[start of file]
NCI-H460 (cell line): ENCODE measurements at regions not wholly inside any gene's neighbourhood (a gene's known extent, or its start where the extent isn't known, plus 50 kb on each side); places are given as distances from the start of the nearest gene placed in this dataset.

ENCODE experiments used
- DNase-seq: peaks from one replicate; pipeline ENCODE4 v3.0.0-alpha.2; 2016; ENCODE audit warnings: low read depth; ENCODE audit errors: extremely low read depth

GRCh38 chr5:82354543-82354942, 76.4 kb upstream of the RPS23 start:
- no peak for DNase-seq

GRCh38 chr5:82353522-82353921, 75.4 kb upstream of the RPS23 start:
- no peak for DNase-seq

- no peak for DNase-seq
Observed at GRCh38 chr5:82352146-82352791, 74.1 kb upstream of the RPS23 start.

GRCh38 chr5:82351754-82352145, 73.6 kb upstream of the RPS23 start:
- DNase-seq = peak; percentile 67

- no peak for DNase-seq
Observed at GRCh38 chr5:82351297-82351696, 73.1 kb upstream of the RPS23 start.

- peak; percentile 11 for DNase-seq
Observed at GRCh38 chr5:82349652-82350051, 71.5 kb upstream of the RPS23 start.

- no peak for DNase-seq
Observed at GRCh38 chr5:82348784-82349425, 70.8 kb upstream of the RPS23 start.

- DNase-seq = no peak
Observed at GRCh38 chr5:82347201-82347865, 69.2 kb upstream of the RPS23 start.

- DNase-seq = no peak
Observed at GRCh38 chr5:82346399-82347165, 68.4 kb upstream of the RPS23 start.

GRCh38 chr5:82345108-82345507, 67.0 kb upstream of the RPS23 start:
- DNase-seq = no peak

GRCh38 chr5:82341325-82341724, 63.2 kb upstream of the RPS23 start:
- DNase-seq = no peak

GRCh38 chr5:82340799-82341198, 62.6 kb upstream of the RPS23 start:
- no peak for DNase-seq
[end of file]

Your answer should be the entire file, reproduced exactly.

NCI-H460 (cell line): ENCODE measurements at regions not wholly inside any gene's neighbourhood (a gene's known extent, or its start where the extent isn't known, plus 50 kb on each side); places are given as distances from the start of the nearest gene placed in this dataset.

ENCODE experiments used
- DNase-seq: peaks from one replicate; pipeline ENCODE4 v3.0.0-alpha.2; 2016; ENCODE audit warnings: low read depth; ENCODE audit errors: extremely low read depth

GRCh38 chr5:82354543-82354942, 76.4 kb upstream of the RPS23 start:
- no peak for DNase-seq

GRCh38 chr5:82353522-82353921, 75.4 kb upstream of the RPS23 start:
- no peak for DNase-seq

- no peak for DNase-seq
Observed at GRCh38 chr5:82352146-82352791, 74.1 kb upstream of the RPS23 start.

GRCh38 chr5:82351754-82352145, 73.6 kb upstream of the RPS23 start:
- DNase-seq = peak; percentile 67

- no peak for DNase-seq
Observed at GRCh38 chr5:82351297-82351696, 73.1 kb upstream of the RPS23 start.

- peak; percentile 11 for DNase-seq
Observed at GRCh38 chr5:82349652-82350051, 71.5 kb upstream of the RPS23 start.

- no peak for DNase-seq
Observed at GRCh38 chr5:82348784-82349425, 70.8 kb upstream of the RPS23 start.

- DNase-seq = no peak
Observed at GRCh38 chr5:82347201-82347865, 69.2 kb upstream of the RPS23 start.

- DNase-seq = no peak
Observed at GRCh38 chr5:82346399-82347165, 68.4 kb upstream of the RPS23 start.

GRCh38 chr5:82345108-82345507, 67.0 kb upstream of the RPS23 start:
- DNase-seq = no peak

GRCh38 chr5:82341325-82341724, 63.2 kb upstream of the RPS23 start:
- DNase-seq = no peak

GRCh38 chr5:82340799-82341198, 62.6 kb upstream of the RPS23 start:
- no peak for DNase-seq